On December 13, 2016, President Obama signed the Special Needs Trust Fairness Act into federal law, as part of the 21st Century Cures Act. An article from The Ledger, “Special-Needs Trusts for Disabled Individuals Now Easier,” goes into detail about the new benefits for special needs individuals provided by this new law.
The law adjusts previous legislation concerning first-party special needs trusts, which enable those with disabilities to remain eligible for means-based government funding, even if they have assets that could disqualify them. The trust is funded with the person’s assets, but does come with restrictions on how the money can be spent. For example, funds may not be used to purchase food or make any kind of housing payments, including utilities.
Before the passage of the Act and this change, the law “requir[ed] individuals with disabilities to use a parent, grandparent, guardian or court of competent jurisdiction to create a first-party special needs trust”. This meant even if a special needs person was competent, they were not allowed to establish their first-party special needs trust on their own.
Special needs trusts were established so special needs individuals were not penalized for having assets. Now after the passing of the Act, first-party trusts are more accessible and give more independence. Being able to preserve assets in these trusts affords disabled individuals the ability to utilize their assets without missing out on crucial government assistance that improves their quality of life.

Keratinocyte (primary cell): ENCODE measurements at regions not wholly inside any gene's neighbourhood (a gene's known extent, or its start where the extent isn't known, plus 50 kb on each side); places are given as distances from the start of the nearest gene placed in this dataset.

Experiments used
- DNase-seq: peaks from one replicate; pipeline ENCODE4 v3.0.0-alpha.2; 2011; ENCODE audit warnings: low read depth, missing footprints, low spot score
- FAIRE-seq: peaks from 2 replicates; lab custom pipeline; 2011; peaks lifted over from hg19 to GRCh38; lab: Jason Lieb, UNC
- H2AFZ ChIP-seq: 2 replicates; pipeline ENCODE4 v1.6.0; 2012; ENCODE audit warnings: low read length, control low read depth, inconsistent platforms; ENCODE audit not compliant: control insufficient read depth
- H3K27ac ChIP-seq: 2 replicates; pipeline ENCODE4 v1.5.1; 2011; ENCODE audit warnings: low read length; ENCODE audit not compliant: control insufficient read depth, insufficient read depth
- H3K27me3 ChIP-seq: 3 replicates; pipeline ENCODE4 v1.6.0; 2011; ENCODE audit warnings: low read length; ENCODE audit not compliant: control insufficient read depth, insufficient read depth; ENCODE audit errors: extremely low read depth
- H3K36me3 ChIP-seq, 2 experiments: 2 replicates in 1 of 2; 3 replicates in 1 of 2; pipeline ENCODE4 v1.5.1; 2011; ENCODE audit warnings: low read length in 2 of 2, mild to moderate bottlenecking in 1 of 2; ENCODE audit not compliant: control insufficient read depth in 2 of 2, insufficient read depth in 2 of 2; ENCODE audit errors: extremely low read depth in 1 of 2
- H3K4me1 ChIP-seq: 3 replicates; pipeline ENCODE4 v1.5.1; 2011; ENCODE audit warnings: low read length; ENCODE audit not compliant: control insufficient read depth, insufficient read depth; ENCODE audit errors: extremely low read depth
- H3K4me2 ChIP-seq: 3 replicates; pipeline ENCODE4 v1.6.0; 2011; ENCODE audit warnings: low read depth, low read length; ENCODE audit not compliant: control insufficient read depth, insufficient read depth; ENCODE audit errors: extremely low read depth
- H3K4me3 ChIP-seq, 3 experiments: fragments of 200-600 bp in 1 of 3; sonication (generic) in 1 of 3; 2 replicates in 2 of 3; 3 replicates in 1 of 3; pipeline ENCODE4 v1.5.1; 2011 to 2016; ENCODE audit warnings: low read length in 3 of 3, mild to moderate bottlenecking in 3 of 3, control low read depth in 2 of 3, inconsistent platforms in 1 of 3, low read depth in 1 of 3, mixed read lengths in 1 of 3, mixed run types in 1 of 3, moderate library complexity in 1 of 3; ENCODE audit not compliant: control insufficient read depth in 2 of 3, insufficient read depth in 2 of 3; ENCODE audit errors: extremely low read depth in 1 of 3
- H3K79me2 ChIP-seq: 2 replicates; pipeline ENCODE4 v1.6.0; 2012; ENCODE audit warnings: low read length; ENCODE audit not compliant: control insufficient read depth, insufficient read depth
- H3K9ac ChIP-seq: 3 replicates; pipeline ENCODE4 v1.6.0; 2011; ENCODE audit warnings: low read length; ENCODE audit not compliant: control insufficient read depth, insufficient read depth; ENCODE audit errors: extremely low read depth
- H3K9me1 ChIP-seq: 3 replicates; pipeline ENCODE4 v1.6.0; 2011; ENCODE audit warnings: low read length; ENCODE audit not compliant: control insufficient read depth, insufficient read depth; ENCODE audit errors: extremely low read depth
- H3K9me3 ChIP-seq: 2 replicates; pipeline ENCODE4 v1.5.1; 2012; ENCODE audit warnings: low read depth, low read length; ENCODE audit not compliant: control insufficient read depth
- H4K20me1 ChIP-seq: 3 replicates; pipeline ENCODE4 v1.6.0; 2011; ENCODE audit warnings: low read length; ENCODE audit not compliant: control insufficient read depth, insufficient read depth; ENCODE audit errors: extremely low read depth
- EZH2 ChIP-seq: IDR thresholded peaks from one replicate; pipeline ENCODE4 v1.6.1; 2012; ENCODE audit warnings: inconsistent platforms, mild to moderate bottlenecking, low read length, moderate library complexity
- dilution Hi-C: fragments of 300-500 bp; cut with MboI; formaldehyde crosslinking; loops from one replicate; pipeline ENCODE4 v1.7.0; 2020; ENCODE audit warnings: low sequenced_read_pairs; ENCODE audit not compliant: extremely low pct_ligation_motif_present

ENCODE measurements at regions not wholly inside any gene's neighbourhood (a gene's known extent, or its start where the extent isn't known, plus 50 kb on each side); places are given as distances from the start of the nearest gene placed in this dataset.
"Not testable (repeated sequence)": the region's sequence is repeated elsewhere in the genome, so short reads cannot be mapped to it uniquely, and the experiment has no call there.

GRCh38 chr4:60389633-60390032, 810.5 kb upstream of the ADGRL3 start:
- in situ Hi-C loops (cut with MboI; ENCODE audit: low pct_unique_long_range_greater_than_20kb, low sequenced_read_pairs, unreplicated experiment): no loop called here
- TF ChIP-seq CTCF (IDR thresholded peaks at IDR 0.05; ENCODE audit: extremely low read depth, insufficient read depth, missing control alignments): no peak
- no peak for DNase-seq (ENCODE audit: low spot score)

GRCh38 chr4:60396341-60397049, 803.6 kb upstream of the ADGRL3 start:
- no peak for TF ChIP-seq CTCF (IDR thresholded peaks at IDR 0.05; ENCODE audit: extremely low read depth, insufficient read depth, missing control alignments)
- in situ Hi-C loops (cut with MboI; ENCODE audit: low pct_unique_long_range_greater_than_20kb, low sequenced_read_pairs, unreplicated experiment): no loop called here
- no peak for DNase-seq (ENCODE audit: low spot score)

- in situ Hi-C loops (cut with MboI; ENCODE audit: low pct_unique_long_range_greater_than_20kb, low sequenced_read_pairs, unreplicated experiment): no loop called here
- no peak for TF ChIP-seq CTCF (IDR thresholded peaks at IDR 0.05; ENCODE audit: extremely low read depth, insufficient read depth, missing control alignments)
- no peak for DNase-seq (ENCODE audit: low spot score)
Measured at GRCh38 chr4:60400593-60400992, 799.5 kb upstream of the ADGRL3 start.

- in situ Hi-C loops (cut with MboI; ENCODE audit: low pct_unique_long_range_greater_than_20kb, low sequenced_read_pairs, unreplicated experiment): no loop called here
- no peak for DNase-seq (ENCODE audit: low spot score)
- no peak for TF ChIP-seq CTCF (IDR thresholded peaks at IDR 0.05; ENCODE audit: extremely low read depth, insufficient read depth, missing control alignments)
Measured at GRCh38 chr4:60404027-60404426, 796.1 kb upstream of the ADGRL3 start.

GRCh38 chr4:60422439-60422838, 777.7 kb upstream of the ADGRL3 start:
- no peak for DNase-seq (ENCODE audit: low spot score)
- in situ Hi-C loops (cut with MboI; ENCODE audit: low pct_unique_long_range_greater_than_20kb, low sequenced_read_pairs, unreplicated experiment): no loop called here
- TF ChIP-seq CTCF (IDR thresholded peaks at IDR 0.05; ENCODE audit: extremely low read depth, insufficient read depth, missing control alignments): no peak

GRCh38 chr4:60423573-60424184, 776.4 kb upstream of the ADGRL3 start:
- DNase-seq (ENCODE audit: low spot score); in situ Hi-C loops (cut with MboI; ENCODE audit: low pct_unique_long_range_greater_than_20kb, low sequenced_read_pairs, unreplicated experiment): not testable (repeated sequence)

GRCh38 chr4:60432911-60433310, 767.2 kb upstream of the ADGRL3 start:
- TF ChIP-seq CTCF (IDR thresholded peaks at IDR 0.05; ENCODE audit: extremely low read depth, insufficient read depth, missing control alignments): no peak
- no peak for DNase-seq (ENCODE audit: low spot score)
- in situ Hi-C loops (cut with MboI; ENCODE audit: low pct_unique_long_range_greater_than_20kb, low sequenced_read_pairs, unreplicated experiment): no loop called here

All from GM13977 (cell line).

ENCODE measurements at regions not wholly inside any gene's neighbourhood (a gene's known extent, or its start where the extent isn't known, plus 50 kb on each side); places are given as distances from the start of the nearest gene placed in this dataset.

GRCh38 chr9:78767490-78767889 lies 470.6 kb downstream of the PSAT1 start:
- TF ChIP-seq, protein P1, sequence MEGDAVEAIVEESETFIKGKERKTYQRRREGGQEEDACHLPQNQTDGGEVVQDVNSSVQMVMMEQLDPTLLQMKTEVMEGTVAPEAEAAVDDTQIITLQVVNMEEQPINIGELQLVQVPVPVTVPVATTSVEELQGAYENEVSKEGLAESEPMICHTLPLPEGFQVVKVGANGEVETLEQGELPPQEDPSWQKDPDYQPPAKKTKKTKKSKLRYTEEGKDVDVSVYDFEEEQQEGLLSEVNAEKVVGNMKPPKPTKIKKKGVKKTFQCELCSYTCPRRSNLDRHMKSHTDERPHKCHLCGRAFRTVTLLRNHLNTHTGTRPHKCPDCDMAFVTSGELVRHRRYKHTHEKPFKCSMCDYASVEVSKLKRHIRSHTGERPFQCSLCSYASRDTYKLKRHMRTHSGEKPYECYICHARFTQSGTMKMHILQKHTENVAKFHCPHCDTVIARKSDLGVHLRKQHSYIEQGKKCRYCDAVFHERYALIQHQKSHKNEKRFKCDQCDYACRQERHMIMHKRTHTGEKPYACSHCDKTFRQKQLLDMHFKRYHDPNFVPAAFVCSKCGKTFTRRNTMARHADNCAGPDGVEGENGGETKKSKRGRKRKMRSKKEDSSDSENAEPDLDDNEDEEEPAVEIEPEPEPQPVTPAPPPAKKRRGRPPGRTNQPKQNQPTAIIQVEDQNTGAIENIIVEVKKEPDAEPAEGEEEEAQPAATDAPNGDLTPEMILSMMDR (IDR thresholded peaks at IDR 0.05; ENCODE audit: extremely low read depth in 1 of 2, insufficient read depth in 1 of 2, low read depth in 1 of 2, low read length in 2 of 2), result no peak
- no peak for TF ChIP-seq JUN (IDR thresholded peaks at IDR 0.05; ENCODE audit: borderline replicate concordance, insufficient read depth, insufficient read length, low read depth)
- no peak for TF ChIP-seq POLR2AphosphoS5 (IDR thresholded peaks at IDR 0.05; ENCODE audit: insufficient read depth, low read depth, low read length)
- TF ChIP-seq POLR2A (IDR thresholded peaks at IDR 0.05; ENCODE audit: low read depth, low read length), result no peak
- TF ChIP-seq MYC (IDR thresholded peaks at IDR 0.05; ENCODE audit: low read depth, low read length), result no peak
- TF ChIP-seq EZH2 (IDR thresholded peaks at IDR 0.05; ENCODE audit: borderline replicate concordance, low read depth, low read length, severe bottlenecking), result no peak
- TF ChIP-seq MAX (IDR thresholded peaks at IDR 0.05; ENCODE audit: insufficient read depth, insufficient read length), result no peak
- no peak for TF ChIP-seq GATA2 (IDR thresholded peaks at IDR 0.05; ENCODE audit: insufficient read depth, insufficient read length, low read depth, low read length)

Parents of special needs children should seek an experienced estate planning and special needs attorney to help you and your child determine the best special needs trust options. Establish this relationship early so your child will be able to trust and rely on these professionals. They can then help your child manage their trust in the future.
For more information on this and other special needs topics, explore our website and contact us to schedule your consultation today!
Reference: The Ledger (February 2017) “Special-Needs Trusts for Disabled Individuals Now Easier”